Not even court rulings declaring such practices to be unconstitutional in the absence of a warrant have slowed down the process. Now the police simply keep a magistrate on call to rubber stamp the procedure over the phone. That’s what is called an end-run around the law, and we’re seeing more and more of these take place under the rubric of “safety.”

The National Highway Safety Administration, the same government agency that funds the “No Refusal” DUI checkpoints and forcible blood draws, is also funding nationwide roadblocks aimed at getting drivers to “voluntarily” provide police with DNA derived from saliva and blood samples, reportedly to study inebriation patterns. When faced with a request for a DNA sample by police during a mandatory roadblock, most participants understandably fail to appreciate the “voluntary” nature of such a request. Unfortunately, in at least 28 states, there’s nothing voluntary about having one’s DNA collected by police in instances where you’ve been arrested, whether or not you’re actually convicted of a crime. The remaining states collect DNA on conviction. All of this DNA data is being fed to the federal government. Indeed, the United States has the largest DNA database in the world, CODIS, which is managed by the FBI and is growing at an alarming rate.

Airline passengers, already subjected to virtual strip searches, are now being scrutinized even more closely, with the Customs and Border Protection agency tasking airport officials with monitoring the bowel movements of passengers suspected of ingesting drugs. They even have a special hi-tech toilet designed to filter through a person’s fecal waste.

Iris scans, an essential part of the U.S. military’s boots-on-the-ground approach to keeping track of civilians in Iraq and Afghanistan, are becoming a de facto method of building the government’s already mammoth biometrics database. Funded by the Dept. of Justice, along with other federal agencies, the iris scan technology is being incorporated into police precincts, jails, immigration checkpoints, airports and even schools. School officials—from elementary to college—have begun using iris scans in place of traditional ID cards. As for parents wanting to pick their kids up from school, they have to first submit to an iris scan.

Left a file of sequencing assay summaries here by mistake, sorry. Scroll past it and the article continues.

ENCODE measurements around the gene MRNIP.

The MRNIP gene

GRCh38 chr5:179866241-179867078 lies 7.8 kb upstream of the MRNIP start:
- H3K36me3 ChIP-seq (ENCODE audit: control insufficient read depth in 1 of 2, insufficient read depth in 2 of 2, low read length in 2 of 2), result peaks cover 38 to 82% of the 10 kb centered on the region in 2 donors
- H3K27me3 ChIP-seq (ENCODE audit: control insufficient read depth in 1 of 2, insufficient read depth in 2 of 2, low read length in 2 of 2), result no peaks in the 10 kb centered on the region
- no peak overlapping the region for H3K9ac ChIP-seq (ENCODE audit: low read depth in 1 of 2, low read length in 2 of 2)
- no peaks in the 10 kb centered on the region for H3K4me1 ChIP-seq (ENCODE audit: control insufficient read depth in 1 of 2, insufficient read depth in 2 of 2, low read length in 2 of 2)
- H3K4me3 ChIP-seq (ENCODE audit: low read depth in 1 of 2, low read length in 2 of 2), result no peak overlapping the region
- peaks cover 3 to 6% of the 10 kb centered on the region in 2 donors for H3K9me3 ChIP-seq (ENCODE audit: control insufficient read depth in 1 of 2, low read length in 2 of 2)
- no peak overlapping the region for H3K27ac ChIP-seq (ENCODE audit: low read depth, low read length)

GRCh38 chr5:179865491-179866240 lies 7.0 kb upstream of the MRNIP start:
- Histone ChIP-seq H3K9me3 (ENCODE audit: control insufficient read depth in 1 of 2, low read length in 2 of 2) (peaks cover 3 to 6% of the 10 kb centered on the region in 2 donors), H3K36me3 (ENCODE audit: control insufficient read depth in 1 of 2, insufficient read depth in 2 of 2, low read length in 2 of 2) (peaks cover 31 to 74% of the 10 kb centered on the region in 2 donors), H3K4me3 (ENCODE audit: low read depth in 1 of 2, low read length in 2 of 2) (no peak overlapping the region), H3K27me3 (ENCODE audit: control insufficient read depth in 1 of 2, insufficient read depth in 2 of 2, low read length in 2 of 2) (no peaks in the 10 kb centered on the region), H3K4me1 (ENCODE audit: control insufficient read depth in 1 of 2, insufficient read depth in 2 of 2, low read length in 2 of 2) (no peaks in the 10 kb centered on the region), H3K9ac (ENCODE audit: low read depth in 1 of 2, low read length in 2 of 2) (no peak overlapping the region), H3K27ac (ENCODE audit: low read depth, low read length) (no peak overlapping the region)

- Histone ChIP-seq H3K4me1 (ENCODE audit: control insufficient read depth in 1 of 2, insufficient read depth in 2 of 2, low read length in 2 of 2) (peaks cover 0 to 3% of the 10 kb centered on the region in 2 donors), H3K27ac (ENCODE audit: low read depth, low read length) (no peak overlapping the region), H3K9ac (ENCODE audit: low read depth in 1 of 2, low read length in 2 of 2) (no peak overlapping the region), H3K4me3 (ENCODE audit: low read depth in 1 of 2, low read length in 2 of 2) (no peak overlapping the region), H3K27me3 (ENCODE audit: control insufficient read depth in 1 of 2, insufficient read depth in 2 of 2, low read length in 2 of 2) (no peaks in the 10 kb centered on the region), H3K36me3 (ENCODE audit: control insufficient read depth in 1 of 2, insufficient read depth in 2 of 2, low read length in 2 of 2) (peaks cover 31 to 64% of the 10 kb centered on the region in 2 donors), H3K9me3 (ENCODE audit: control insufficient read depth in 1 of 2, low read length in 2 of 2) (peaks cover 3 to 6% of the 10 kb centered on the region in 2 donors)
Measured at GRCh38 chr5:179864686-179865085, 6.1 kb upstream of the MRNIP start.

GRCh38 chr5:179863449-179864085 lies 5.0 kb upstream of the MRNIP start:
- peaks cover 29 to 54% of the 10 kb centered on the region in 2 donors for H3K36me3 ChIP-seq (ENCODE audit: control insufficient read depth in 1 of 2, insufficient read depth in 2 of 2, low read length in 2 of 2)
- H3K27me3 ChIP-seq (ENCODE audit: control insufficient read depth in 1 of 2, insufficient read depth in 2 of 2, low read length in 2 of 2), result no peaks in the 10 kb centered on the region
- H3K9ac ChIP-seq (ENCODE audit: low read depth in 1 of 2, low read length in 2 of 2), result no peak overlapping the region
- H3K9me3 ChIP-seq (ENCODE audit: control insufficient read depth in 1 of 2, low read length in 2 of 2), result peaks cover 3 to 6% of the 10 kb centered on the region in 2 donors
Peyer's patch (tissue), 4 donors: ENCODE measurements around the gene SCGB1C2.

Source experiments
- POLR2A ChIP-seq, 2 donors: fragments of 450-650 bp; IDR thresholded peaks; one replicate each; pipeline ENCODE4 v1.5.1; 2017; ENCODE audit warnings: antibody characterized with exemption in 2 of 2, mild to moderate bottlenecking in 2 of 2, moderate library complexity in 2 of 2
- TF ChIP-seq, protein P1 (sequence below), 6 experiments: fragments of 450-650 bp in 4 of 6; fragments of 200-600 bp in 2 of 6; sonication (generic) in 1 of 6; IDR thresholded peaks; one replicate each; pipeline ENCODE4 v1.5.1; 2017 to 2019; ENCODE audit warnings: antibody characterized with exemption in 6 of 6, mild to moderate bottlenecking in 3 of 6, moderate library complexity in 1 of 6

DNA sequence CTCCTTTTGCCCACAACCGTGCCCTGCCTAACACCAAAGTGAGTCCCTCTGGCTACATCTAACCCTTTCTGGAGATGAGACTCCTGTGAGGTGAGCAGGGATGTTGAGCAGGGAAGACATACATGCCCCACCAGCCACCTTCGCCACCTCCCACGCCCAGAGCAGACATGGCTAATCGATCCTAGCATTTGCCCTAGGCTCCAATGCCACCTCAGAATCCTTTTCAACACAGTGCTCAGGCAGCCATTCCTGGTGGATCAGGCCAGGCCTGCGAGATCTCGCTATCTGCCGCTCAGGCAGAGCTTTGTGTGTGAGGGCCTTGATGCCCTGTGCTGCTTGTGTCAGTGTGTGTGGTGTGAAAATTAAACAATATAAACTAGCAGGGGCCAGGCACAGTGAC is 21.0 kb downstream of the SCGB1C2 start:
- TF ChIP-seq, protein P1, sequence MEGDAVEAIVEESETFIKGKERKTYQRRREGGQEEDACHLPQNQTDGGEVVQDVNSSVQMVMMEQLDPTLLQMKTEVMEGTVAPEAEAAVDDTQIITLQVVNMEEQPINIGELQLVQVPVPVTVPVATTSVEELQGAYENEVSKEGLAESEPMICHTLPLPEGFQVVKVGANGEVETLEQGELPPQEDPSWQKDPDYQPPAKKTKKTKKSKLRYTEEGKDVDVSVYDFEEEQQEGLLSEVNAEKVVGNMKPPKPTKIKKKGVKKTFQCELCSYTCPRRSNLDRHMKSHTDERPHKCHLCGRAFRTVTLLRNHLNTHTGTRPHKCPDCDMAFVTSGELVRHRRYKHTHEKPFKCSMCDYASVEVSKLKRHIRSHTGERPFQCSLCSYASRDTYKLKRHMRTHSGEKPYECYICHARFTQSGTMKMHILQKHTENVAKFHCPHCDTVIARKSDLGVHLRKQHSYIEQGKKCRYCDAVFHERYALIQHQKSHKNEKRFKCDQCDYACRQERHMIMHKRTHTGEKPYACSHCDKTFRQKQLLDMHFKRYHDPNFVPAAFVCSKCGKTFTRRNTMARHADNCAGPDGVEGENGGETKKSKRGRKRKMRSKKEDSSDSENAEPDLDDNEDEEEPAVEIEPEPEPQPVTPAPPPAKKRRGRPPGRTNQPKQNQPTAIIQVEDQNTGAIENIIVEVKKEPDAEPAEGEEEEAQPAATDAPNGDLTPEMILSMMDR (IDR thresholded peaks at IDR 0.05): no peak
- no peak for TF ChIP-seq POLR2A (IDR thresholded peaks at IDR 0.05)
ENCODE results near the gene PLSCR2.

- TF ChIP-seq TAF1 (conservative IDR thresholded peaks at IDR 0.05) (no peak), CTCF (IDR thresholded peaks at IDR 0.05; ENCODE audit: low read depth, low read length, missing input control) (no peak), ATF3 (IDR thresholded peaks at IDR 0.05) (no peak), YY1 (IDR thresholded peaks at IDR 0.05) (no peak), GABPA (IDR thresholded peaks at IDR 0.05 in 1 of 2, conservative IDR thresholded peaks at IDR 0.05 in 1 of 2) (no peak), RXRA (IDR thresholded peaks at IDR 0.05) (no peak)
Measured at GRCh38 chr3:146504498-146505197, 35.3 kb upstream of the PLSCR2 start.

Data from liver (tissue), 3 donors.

As for those endless pictures everyone so cheerfully uploads to Facebook (which has the largest facial recognition database in the world) or anywhere else on the internet, they’re all being accessed by the police, filtered with facial recognition software, uploaded into the government’s mammoth biometrics database and cross-checked against its criminal files. With good reason, civil libertarians fear these databases could “someday be used for monitoring political rallies, sporting events or even busy downtown areas.”

As these police practices and data collections become more widespread and routine, there will be no one who is spared from the indignity of DNA sampling, blood draws, and roadside strip and/or rectal or vaginal searches, whether or not they’ve done anything wrong. We’re little more than economic units, branded like cattle, marked for easy identification, and then assured that it’s all for our “benefit,” to weed us out from the “real” criminals, and help the police keep our communities “safe” and secure.

What a bunch of hokum. As I point out in my book A Government of Wolves: The Emerging American Police State, these databases, forced extractions and searches are not for our benefit. They will not keep us safe. What they will do is keep us mapped, trapped, targeted and controlled.